Klopp loses his cool in Liverpool’s winter of discontent
It’s not often that you see an interviewee turn the tables by congratulating the interviewer twice during a chat—first a sarcastic return and then a genuine appreciation of the questioning skills. The interviewee? Liverpool manager Juergen Klopp. The interviewer? BT Sport journalist and broadcaster Des Kelly. The points of discussion? Fixture pile-up, injuries, VAR. The outcome? A back-and-forth eight-and-a-half-minute chat post the Premier League champions’ 1-1 draw with Brighton on Saturday.
It’s clear why Klopp is an unhappy man these days. He complains about a congested scheduling with matches—European and domestic games—coming thick and fast; his list of injured players is mounting; and controversy with the Video Assistant Referee (VAR) system is always around the corner. All of it came together as Klopp, who otherwise lightens up post-match interviews with laughs and jokes, vented it out. And the broadcaster wasn’t ready to remain a mere listener.
It began with a question on VAR after Liverpool had two goals struck off by the much-debated video review system for off-side and Brighton were handed a stoppage-time penalty that led to the equaliser. “With Mo (Salah), I think, it was the foot,” Klopp began. “But we’re used to armpits and club badges, so if it’s the toe then it’s obviously off-side. And the other one with Sadio (Mane) was clear, I heard. And the penalty, it is how it is. I think the decisions were right,” the German added, looking away.
When Kelly said Liverpool skipper Jordan Henderson had revealed that some Brighton players agreed it wasn’t a penalty, Klopp fired his first shot. “Look, you try to create a headline at my cost. You do. Like, I said the ref whistled it. Don’t look like this,” Klopp addressed Kelly, shrugging. “You try. Always. All the time. So today I say it was a penalty, and you’re not happy with that answer. So what do you want to hear? Then give your answers yourself.”
Time to change the question, then. Let’s talk about James Milner, who joined a key chunk of the champions’ squad on the sideline with a hamstring injury during the match.
“Yeah, congratulations,” Klopp said with a smirk. “Me, personally?” Kelly retorted. Klopp replied: “No, but you work for them (BT Sport), yeah? Hamstring. Surprise. And they (Brighton) had injuries as well because it’s a tough time. But ask Chris Wilder (Sheffield United manager) how we can avoid that.”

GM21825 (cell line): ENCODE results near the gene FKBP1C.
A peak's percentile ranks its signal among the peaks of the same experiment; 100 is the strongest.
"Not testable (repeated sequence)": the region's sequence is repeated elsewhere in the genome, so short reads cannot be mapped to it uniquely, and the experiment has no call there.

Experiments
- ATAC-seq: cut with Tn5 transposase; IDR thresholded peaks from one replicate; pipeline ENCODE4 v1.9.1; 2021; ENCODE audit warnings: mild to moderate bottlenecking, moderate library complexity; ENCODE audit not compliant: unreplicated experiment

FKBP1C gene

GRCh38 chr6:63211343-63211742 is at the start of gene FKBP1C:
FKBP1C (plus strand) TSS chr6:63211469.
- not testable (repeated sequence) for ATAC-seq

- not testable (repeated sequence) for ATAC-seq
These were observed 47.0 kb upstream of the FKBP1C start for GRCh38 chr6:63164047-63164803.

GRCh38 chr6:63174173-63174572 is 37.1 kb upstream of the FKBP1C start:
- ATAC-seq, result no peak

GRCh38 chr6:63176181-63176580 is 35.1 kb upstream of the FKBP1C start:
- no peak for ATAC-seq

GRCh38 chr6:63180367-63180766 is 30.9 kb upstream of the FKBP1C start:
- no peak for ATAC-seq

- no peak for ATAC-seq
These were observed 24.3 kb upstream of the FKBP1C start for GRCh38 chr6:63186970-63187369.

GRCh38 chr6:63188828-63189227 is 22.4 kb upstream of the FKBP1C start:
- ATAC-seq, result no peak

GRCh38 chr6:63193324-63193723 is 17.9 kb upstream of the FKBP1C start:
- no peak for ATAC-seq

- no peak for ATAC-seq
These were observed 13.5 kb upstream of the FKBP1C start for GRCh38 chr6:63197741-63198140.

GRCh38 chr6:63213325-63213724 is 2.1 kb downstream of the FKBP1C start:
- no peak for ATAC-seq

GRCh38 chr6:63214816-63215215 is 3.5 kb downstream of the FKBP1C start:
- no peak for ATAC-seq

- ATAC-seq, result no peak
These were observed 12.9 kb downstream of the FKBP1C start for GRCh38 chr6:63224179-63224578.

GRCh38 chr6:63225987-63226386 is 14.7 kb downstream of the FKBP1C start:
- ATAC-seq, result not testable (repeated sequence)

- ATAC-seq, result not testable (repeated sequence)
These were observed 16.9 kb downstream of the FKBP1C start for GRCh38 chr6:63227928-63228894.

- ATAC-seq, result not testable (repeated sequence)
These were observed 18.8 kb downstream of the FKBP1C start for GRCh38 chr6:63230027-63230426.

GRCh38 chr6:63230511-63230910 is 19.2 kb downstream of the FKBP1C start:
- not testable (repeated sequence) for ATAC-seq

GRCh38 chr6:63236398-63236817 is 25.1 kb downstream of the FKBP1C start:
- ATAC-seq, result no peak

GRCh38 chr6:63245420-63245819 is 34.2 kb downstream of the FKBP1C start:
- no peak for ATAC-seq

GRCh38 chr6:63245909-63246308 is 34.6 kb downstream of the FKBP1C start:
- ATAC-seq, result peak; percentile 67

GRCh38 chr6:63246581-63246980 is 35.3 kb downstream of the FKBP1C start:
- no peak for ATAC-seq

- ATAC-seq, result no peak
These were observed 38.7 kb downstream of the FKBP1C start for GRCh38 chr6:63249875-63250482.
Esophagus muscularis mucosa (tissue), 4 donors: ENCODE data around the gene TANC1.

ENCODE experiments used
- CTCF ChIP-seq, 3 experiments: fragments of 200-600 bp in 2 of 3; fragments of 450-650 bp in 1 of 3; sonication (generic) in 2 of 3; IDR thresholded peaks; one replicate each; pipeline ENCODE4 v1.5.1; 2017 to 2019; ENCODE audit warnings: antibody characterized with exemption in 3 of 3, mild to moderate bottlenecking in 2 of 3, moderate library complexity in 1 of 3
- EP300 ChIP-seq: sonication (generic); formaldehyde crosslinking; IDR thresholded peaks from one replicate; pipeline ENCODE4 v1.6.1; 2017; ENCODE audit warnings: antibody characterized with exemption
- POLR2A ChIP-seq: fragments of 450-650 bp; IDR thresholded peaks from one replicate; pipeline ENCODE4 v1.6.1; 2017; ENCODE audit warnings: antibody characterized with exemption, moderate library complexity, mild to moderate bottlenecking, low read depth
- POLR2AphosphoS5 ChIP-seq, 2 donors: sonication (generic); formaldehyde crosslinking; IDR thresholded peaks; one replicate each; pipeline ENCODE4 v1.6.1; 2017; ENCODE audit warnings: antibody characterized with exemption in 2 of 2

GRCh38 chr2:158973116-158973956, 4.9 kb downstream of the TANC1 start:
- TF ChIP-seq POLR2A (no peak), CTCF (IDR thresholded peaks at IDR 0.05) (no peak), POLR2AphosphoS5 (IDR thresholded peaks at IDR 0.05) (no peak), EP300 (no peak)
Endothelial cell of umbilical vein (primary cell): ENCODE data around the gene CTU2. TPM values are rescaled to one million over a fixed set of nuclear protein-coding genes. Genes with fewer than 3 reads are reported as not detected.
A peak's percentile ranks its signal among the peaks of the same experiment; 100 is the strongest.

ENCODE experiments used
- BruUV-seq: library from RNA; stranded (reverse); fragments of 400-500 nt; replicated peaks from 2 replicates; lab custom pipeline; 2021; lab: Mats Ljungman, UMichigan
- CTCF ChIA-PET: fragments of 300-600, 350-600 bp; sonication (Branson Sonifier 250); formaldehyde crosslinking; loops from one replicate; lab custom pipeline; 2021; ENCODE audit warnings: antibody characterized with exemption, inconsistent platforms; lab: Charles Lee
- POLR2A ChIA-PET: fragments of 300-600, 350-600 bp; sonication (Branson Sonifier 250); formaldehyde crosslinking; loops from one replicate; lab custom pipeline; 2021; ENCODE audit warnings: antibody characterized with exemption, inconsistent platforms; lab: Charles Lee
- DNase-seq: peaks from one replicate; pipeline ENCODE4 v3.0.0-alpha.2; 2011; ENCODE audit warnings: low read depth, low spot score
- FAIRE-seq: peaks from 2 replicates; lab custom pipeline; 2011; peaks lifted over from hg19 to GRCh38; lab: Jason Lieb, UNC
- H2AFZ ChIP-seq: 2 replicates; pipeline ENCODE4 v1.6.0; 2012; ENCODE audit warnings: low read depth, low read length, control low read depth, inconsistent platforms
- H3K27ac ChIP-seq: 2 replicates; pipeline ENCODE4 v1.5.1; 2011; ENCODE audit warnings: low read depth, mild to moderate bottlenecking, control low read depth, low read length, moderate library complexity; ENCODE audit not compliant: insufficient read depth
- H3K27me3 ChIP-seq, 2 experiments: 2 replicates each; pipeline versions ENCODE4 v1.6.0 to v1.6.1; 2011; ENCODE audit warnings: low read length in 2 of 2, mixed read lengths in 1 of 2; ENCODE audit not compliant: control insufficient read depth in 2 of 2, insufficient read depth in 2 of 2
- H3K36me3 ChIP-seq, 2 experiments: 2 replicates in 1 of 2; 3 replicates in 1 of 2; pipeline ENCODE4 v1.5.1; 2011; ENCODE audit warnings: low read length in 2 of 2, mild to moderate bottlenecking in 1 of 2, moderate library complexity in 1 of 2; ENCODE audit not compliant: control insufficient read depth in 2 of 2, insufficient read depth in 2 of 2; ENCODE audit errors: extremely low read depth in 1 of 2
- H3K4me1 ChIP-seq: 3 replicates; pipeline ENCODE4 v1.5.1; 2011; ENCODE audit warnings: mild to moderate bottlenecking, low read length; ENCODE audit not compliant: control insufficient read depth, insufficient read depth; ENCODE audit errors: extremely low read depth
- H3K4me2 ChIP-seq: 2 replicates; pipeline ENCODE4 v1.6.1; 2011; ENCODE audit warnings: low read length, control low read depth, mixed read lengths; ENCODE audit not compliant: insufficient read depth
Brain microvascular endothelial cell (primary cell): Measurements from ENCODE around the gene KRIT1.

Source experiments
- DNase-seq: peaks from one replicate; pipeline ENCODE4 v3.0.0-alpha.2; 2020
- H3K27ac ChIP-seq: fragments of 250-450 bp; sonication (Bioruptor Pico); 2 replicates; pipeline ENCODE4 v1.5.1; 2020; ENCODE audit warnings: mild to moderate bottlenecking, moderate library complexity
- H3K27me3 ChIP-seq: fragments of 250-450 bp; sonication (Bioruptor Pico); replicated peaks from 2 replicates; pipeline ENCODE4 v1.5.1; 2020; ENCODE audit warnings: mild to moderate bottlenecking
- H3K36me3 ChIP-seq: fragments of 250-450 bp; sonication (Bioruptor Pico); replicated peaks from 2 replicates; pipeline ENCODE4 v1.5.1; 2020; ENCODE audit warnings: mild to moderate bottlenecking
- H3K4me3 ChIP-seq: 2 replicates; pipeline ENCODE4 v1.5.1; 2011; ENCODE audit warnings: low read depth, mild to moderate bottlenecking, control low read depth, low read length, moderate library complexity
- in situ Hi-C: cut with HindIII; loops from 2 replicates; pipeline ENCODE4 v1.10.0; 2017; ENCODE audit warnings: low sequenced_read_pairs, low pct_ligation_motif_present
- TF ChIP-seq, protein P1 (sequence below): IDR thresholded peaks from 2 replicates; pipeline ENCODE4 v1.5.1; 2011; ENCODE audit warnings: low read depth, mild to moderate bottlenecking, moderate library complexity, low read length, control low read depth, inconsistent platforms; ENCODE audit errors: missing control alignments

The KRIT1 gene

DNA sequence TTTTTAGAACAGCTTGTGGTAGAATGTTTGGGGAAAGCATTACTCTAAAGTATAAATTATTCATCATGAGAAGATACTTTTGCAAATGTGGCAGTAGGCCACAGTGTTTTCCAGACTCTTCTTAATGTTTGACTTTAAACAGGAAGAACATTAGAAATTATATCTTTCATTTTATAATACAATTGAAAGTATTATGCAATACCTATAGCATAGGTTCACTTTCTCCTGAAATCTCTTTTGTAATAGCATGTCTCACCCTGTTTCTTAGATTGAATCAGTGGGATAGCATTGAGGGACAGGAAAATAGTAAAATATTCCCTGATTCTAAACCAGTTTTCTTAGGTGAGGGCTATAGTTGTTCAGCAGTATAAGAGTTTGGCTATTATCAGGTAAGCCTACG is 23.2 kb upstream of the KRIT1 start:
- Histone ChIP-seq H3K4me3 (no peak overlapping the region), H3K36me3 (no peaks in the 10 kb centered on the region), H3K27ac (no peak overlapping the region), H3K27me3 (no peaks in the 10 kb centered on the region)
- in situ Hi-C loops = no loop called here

Out came the big guns. For quite a while in this pandemic-affected season, Klopp has blasted the scheduling—his major grudge being asking Liverpool to play a lunchtime Premier League game on Saturday after playing an evening Champions League match on Wednesday, a 0-2 loss to Atalanta last week. But Kelly held his ground, telling Klopp he was “firing at the wrong target” and that the problem wasn’t due to the broadcasters, but the Premier League clubs and bosses who picked and agreed to the slots.
A debate ensued. Klopp lowering his tone, throwing in sentences like “these are difficult times” and “I’m not having a go at the broadcasters, I just say how it is”.
Time to ramp it up a notch. Kelly countered with another question: If the scheduling woes were indeed about protecting the players, as Klopp kept mentioning, why did the clubs not agree to five substitutions for this season?
“That’s very interesting now,” Klopp, now gesturing with renewed vigor, said. “Because when we had the talk between the managers a week ago, it was 15-5, if not 16-4, for five subs. But since then nothing happened.”
Klopp again singled out Wilder, labelling him “selfish” in response to the Sheffield United manager dubbing Klopp the same for demanding five subs. Kelly brought the discussion back to why Klopp was venting out in the “strange way” by attacking the broadcaster. This time though Klopp gave a verbal pat on the back to the presenter. “I’m 100 per cent sure you’ll be highly praised for this interview, because you stuck on it. So, great,” Klopp said, before reiterating his point about the Wednesday-Saturday problem.
Wilder later responded, saying every club had to look after itself.
After more than eight minutes of intense argument, the chat ended on a sombre note. “We can probably go on forever,” the interviewer said. Perhaps it goes for the interviewee and his scheduling gripe.
Enter your email to get our daily newsletter in your inbox
- Ashley Barnes scored from the penalty spot in the 83rd minute after the forward was brought down by goalkeeper Alisson Becker as Burnley became the first team to win in the league at Anfield since April 2017.
- Before he starts work with a preparatory camp likely to be in Dubai from March, Stimac spoke about why he is happy with what he has seen in ISL this season and more in this exclusive interview.
- The Czech Football Association has disputed claims that Cristiano Ronaldo broke the all-time goal-scoring record, insisting he needs another 62 to surpass Josef Bican’s tally.
- Sergio Aguero had already been self-isolating after being identified as a close contact of someone infected.
- Dalot, 21, is at the heart of the defense of an AC Milan side which has been propelled to the top of the Italian league by the 39-year-old Ibrahimovic.
- The embarrassing 2-1 loss in the round of 32 added to Madrid’s recent struggles and left Zidane under increased pressure.